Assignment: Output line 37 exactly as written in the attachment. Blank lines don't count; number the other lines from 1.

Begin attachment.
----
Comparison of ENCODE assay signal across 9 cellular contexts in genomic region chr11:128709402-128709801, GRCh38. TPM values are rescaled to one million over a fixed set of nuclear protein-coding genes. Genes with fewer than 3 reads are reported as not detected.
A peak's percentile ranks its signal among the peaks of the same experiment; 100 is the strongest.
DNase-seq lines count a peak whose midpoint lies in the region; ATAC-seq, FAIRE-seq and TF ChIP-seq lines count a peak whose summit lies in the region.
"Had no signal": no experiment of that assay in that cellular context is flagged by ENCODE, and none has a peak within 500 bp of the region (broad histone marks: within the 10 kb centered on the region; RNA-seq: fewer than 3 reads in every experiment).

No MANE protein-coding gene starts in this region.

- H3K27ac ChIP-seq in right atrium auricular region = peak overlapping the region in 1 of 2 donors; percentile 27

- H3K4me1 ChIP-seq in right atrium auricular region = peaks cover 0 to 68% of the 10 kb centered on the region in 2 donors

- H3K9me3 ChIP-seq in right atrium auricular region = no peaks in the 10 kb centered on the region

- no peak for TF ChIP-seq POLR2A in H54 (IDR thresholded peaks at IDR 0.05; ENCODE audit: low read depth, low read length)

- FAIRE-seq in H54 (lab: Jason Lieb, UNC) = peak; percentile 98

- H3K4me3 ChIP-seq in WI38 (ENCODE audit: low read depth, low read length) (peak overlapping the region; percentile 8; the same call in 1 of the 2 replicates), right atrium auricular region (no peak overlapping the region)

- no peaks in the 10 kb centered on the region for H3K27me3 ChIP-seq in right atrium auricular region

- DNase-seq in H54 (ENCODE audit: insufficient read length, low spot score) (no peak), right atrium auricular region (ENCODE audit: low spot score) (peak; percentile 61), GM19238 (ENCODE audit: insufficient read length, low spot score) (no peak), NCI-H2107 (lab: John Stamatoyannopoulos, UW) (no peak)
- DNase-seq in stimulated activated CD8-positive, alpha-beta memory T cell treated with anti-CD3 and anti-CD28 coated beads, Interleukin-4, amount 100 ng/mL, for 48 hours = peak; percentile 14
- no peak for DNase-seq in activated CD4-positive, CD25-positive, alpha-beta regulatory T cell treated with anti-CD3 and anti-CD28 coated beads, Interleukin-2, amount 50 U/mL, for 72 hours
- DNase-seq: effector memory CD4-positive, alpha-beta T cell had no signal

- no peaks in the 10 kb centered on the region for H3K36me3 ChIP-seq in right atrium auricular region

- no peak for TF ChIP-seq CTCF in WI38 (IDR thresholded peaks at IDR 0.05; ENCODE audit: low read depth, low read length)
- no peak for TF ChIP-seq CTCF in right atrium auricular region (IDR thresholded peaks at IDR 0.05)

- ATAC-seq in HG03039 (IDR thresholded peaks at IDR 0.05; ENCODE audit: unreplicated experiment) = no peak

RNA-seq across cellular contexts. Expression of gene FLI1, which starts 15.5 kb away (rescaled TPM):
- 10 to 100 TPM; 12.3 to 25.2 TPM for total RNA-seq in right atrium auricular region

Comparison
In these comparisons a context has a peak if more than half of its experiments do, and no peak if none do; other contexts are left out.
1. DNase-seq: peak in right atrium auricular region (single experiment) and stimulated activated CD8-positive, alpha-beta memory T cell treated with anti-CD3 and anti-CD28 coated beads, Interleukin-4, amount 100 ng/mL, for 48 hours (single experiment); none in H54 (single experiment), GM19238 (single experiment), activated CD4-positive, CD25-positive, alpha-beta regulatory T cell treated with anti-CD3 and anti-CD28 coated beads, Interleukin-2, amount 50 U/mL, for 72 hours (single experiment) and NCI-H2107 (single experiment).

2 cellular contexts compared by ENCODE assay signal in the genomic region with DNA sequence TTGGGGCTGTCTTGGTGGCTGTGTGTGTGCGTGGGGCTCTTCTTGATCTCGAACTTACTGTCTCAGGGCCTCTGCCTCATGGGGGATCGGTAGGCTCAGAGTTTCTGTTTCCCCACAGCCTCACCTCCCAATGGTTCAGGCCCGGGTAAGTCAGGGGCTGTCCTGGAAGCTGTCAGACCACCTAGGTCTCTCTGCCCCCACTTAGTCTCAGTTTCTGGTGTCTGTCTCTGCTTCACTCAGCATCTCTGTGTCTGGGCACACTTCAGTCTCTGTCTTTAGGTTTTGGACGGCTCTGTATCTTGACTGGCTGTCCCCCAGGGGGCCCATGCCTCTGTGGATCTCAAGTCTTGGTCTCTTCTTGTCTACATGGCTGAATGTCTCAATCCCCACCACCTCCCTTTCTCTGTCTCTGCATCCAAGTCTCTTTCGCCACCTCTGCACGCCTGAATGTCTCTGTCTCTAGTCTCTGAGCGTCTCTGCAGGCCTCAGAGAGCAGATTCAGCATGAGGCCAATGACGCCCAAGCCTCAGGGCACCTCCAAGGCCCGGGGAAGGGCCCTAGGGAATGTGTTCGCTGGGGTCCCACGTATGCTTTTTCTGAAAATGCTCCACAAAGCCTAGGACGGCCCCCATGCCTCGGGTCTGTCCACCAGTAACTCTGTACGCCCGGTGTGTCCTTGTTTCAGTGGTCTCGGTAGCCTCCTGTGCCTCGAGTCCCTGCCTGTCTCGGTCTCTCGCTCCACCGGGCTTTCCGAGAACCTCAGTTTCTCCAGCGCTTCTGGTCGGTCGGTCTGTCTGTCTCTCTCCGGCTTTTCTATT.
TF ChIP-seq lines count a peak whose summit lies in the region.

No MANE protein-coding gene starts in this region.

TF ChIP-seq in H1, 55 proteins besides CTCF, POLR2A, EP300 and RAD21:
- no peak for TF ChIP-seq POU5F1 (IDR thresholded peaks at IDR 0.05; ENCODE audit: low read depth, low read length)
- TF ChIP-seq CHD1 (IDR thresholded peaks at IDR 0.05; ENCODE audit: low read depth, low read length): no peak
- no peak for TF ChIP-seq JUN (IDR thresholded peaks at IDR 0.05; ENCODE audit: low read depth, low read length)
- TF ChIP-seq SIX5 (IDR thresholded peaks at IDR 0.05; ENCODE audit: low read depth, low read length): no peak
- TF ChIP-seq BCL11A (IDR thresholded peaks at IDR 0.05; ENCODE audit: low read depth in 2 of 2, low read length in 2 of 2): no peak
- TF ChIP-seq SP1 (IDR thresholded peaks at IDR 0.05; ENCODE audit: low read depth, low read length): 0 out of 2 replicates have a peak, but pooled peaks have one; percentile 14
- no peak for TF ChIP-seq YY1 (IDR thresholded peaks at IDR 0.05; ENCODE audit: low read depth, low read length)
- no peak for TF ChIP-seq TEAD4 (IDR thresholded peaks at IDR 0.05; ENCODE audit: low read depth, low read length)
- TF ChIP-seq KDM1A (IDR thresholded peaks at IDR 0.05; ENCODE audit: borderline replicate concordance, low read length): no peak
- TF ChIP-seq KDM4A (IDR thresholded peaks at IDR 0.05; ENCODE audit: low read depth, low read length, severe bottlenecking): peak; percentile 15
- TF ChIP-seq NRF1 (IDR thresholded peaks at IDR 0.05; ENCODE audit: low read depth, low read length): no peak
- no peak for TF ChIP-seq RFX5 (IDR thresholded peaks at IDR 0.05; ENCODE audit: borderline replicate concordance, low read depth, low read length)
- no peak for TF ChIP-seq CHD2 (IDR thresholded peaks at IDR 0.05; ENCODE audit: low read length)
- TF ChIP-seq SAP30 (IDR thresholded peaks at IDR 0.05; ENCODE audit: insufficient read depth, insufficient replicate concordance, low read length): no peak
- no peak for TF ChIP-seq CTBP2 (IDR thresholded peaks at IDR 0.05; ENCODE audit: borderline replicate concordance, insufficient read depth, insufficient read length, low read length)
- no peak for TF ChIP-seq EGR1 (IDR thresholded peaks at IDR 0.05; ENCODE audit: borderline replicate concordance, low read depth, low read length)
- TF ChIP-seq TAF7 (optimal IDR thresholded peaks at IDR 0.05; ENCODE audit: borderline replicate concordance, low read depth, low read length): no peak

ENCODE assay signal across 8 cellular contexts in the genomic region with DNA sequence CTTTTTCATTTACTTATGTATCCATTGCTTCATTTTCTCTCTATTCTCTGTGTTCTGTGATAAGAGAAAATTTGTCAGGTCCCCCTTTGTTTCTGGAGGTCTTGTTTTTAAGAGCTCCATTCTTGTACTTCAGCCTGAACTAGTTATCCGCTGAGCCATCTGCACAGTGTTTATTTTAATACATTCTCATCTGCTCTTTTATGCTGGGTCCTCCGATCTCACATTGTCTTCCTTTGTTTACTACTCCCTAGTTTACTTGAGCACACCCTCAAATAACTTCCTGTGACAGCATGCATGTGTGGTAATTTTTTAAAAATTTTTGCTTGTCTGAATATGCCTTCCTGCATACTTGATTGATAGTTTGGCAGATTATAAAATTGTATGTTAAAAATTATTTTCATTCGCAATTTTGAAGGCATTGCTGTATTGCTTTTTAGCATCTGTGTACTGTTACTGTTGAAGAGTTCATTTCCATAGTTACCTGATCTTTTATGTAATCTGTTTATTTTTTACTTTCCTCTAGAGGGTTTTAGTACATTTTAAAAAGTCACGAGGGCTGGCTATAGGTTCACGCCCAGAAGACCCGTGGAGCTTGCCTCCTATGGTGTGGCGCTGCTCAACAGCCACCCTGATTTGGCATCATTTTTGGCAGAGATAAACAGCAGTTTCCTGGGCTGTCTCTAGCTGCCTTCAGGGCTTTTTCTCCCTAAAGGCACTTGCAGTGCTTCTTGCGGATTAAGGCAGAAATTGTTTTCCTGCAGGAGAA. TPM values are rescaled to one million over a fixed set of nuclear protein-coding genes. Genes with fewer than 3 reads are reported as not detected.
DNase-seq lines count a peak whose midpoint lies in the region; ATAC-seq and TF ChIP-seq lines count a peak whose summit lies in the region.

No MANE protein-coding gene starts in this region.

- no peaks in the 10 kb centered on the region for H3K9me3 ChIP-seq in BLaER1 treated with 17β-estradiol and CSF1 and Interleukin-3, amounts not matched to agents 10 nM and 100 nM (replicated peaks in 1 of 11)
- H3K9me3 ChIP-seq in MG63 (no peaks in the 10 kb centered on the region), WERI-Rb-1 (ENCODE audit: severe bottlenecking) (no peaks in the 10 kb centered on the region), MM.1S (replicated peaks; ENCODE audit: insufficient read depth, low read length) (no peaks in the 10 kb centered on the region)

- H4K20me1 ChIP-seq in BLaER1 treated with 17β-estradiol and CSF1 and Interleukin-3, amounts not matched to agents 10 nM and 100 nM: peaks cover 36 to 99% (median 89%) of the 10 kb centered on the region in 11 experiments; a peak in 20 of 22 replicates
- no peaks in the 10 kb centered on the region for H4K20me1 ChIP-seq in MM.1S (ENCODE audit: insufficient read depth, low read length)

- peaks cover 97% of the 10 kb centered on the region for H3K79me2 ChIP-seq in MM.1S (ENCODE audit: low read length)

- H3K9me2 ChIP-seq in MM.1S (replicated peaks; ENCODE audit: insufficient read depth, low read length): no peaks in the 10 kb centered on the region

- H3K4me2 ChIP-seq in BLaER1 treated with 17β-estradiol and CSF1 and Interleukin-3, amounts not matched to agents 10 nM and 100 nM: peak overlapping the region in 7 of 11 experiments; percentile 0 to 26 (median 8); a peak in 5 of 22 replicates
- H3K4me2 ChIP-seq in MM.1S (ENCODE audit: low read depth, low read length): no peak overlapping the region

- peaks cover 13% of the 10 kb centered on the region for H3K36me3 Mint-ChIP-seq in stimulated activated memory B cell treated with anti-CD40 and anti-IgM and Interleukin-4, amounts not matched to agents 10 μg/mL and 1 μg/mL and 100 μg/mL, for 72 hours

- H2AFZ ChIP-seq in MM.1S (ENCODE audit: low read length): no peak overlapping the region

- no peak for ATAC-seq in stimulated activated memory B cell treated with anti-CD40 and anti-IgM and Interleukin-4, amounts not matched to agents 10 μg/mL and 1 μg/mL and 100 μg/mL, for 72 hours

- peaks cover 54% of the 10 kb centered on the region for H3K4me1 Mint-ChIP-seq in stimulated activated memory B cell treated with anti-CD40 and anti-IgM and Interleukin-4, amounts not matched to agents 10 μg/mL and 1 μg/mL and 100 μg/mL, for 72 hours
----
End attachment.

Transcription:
- no peak for TF ChIP-seq TEAD4 (IDR thresholded peaks at IDR 0.05; ENCODE audit: low read depth, low read length)